India must address farmers’ issues or face the consequences
The violent agitation by Madhya Pradesh farmers demanding loan waivers and better crop prices will only be repeated if state and federal governments drag their heels on reforms
Agitation from farmers in the central Indian state of Madhya Pradesh (MP) who are demanding loan waivers and better crop prices may be a sign of things to come.
As the agitation has spread, political parties have been blaming each other instead of jointly discussing the agrarian crisis, which includes an alarming rise in farmer suicides.
Farmers in MP and Maharashtra are angry because they are being forced to sell their produce at throwaway prices – or dump them due to oversupply triggered by a bumper harvest. The cartel of traders is refusing to give farmers a fair price.
The farmers in MP began arson attacks and looting after six protesters died when police opened fire in Mandsaur last Tuesday.
Killing people who feed the nation is a serious matter. Faced with assembly elections next year, MP’s government, led by the Bharatiya Janata Party (BJP), quickly launched a new debt relief scheme and decided to set up a panel to fix fair minimum prices for agricultural commodities.
The government also announced US$15,5702 would be paid as compensation to each of the families of the farmers killed.
A state of curfew was relaxed in Mandsaur on Friday and the situation has been improving. However farmers are still unhappy – after all, it took days for the MP government to confirm the protesters had been killed by police firing. Initially, they blamed it on “anti-social elements.”
Over 50% of India’s population are dependent on agriculture. If their means of livelihood is hit, the consequences will be grave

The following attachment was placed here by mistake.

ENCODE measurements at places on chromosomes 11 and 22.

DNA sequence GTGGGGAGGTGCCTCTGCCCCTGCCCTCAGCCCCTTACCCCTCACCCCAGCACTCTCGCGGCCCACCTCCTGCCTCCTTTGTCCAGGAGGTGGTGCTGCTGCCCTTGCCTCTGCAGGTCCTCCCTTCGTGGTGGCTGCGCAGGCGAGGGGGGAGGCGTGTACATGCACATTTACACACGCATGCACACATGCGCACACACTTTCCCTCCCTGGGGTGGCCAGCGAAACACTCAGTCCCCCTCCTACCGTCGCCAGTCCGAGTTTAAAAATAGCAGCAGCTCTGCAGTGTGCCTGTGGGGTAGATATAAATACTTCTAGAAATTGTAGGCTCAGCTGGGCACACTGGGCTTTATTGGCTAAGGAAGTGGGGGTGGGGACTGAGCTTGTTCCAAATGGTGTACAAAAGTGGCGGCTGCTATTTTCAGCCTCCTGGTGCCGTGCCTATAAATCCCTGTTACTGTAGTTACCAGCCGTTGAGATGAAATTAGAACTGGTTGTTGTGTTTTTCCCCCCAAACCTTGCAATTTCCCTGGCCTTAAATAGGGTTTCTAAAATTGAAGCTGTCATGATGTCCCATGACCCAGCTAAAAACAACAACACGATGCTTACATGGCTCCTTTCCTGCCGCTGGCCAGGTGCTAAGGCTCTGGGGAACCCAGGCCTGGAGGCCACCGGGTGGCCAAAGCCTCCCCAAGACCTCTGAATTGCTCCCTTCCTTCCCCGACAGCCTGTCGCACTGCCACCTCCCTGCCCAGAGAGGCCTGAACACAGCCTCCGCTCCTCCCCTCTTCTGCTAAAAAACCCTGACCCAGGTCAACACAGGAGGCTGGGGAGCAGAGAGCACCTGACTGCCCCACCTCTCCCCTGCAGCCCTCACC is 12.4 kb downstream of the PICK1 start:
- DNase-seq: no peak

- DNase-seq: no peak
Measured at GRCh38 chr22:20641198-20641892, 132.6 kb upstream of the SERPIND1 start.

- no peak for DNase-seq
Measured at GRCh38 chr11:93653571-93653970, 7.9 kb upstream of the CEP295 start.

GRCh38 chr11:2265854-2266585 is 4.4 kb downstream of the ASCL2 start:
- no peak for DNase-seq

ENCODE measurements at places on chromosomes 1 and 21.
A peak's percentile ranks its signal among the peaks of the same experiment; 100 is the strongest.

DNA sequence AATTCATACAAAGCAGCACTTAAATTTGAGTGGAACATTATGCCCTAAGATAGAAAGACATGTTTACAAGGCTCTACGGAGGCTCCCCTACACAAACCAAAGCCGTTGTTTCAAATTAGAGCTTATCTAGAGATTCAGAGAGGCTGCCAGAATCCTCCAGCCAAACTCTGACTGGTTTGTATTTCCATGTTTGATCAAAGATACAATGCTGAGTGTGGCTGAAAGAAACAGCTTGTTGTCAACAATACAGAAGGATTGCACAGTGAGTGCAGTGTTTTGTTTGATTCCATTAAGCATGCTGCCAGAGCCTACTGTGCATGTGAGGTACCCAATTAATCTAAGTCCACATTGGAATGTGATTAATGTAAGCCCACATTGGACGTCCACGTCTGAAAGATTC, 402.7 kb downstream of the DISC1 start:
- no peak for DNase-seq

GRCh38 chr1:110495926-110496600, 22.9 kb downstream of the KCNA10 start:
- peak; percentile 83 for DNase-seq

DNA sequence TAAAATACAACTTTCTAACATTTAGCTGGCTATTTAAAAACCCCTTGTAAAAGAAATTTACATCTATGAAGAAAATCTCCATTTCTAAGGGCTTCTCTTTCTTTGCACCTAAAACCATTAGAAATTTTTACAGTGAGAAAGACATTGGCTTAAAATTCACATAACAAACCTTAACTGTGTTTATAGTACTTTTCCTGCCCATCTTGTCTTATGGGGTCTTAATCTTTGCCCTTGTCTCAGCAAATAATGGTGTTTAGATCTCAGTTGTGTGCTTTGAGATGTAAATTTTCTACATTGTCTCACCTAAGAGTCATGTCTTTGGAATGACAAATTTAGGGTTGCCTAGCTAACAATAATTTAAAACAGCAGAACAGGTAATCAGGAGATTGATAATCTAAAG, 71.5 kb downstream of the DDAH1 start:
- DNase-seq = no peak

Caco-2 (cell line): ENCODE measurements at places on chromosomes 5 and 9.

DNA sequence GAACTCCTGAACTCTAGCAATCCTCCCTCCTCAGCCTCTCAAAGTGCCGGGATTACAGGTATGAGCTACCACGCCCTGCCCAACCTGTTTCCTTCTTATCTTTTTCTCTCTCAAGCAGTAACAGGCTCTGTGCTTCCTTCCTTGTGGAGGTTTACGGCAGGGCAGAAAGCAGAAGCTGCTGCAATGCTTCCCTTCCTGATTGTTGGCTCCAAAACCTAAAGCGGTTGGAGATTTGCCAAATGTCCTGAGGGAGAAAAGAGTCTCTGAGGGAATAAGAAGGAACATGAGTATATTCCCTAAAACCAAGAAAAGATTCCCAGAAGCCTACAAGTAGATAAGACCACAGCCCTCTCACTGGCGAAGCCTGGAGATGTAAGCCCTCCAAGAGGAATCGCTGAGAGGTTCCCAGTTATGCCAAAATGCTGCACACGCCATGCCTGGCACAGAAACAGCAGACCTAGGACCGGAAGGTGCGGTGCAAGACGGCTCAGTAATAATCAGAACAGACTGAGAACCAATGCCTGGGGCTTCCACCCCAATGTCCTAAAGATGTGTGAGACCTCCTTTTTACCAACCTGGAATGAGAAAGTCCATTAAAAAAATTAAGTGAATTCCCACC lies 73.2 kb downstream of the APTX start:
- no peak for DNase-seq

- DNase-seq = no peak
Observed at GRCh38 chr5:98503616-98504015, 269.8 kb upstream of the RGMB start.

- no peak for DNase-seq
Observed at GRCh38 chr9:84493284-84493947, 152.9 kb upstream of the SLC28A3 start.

Many more farmers will abandon their fields if state and federal governments continue to ignore a series of five reports submitted by the National Commission on Farmers (NCF) between 2004 and 2006.
Those reports say the minimum price for agricultural produce should be 50% more than the cost of production. This was one of the promises made by the BJP in its 2014 election manifesto.
Farmers need sustained and equitable access to resources such as land, water, credit, insurance, technology, knowledge and markets. Moreover, land reforms have to be pro-farmer and that means agricultural land should not be sold to the corporate sector, which federal and state governments have been pushing.
The reports say a mechanism should be in place to regulate the sale of agricultural land based on size, proposed use and the type of buyer.
Lawmakers, however, do not want to discuss the reports. For them, farm loan waivers are the quick-fix solution.
Questions marks remain over the effectiveness of writing off such loans, however. Farm loan waivers are seen as good politics and bad economics. They are, some argue, a short-term solution which will leave state coffers dry and turn honest farmers into defaulters. The central bank of India recently warned that farm loan waivers could lead to fiscal slippage and inflationary spill-overs. (Ironically, state-owned banks have given loan waivers to corporates.)
Successive governments have fooled farmers with false promises to win their votes.
The farmers of Maharashtra and MP could have got better prices for their onions and tomatoes had the respective state governments provided adequate cold storage facilities.
Farmers should have more control over their produce. Their dependency on cartels should be stopped.
Farming has become a risky occupation due to climate change, low yields, falling prices, and governments’ failure to implement the NCF’s recommendations. Agricultural land is being converted for commercial use by politicians to benefit real estate firms and industry. Tougher laws should be framed to prevent change of land use and punish the guilty.
Over 50% of India’s population are dependent on agriculture. If their means of livelihood is hit, the consequences will be grave. The recent events in MP are a pointer to that.